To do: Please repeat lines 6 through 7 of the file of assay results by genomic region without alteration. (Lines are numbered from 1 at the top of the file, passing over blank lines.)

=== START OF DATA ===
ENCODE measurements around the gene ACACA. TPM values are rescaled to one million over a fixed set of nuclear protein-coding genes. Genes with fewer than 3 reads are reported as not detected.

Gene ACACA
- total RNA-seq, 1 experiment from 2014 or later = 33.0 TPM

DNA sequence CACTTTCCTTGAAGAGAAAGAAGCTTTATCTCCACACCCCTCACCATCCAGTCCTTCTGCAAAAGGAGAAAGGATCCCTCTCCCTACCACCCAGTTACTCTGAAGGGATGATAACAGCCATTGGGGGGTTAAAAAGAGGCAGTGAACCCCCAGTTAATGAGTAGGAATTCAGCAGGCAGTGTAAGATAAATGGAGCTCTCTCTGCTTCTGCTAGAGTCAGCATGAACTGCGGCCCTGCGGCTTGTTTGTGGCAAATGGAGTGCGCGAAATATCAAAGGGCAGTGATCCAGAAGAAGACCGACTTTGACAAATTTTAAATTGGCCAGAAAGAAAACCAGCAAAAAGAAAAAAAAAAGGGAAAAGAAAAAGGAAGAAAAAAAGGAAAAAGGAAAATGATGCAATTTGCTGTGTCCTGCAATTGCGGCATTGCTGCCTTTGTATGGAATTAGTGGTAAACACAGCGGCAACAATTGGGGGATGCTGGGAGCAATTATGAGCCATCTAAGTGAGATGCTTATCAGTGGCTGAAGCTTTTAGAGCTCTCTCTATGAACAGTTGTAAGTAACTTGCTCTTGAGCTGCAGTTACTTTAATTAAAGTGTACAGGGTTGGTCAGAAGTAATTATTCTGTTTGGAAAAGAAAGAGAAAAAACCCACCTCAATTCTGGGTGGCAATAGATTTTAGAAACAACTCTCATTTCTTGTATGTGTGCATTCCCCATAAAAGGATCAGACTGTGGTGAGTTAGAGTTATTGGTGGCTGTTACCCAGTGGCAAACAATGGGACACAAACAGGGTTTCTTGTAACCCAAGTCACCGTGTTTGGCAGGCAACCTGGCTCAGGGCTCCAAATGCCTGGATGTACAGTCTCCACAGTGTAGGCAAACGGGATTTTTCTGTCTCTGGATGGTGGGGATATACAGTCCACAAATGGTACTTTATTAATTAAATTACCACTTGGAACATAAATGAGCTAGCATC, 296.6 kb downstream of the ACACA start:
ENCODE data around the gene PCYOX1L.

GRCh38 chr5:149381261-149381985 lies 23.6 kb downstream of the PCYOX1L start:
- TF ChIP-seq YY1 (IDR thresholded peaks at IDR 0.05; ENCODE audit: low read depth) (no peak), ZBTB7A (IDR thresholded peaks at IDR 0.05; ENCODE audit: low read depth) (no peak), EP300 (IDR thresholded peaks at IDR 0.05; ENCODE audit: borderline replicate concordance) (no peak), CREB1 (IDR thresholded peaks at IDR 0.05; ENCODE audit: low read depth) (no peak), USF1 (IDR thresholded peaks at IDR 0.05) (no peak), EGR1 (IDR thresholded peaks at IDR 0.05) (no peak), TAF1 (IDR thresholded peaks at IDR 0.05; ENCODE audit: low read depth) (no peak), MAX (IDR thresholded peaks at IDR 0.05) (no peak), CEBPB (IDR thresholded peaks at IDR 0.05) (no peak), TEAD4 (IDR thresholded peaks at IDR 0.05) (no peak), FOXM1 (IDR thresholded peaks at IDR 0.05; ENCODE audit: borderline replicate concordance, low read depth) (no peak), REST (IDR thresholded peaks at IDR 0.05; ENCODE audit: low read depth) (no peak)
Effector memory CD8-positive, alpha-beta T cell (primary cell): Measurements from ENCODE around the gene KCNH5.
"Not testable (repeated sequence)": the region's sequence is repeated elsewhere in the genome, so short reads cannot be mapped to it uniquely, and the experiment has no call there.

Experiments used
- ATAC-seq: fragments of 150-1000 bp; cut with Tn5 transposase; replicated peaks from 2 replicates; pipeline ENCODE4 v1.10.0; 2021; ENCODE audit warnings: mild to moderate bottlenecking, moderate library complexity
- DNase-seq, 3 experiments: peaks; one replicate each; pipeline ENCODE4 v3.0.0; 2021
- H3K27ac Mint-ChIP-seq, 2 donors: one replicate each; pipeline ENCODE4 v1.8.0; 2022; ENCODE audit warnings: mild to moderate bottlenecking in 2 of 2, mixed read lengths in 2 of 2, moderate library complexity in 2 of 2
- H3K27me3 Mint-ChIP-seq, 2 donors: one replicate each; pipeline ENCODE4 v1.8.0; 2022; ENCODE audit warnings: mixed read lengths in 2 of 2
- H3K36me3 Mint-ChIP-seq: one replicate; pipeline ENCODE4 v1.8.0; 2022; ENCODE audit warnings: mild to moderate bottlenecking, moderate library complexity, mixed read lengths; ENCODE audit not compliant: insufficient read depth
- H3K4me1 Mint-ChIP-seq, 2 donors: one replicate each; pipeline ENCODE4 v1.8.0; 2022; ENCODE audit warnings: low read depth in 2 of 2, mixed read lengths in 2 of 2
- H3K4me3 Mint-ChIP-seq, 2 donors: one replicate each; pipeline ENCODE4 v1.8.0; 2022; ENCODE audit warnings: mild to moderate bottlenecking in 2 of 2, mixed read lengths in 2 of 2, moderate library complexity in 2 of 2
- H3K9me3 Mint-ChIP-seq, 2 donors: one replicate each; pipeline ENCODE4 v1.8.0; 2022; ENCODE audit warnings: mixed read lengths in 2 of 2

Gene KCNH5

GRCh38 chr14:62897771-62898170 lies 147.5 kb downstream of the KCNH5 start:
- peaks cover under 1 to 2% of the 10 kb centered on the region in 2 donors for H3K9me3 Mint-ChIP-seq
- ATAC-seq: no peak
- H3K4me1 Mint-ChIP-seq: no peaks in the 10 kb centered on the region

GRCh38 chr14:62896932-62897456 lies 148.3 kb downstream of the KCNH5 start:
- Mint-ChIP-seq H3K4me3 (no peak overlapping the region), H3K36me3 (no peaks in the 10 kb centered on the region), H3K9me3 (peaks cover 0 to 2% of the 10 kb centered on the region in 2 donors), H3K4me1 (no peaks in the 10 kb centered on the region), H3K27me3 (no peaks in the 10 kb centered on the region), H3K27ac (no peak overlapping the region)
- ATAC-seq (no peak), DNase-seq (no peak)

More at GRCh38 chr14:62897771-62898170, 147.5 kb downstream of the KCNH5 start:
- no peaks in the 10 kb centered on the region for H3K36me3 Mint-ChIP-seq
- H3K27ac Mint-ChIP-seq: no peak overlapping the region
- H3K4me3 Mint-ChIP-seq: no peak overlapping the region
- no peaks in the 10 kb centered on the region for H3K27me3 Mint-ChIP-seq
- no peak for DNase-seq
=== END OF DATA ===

GRCh38 chr5:149381261-149381985 lies 23.6 kb downstream of the PCYOX1L start:
- TF ChIP-seq YY1 (IDR thresholded peaks at IDR 0.05; ENCODE audit: low read depth) (no peak), ZBTB7A (IDR thresholded peaks at IDR 0.05; ENCODE audit: low read depth) (no peak), EP300 (IDR thresholded peaks at IDR 0.05; ENCODE audit: borderline replicate concordance) (no peak), CREB1 (IDR thresholded peaks at IDR 0.05; ENCODE audit: low read depth) (no peak), USF1 (IDR thresholded peaks at IDR 0.05) (no peak), EGR1 (IDR thresholded peaks at IDR 0.05) (no peak), TAF1 (IDR thresholded peaks at IDR 0.05; ENCODE audit: low read depth) (no peak), MAX (IDR thresholded peaks at IDR 0.05) (no peak), CEBPB (IDR thresholded peaks at IDR 0.05) (no peak), TEAD4 (IDR thresholded peaks at IDR 0.05) (no peak), FOXM1 (IDR thresholded peaks at IDR 0.05; ENCODE audit: borderline replicate concordance, low read depth) (no peak), REST (IDR thresholded peaks at IDR 0.05; ENCODE audit: low read depth) (no peak)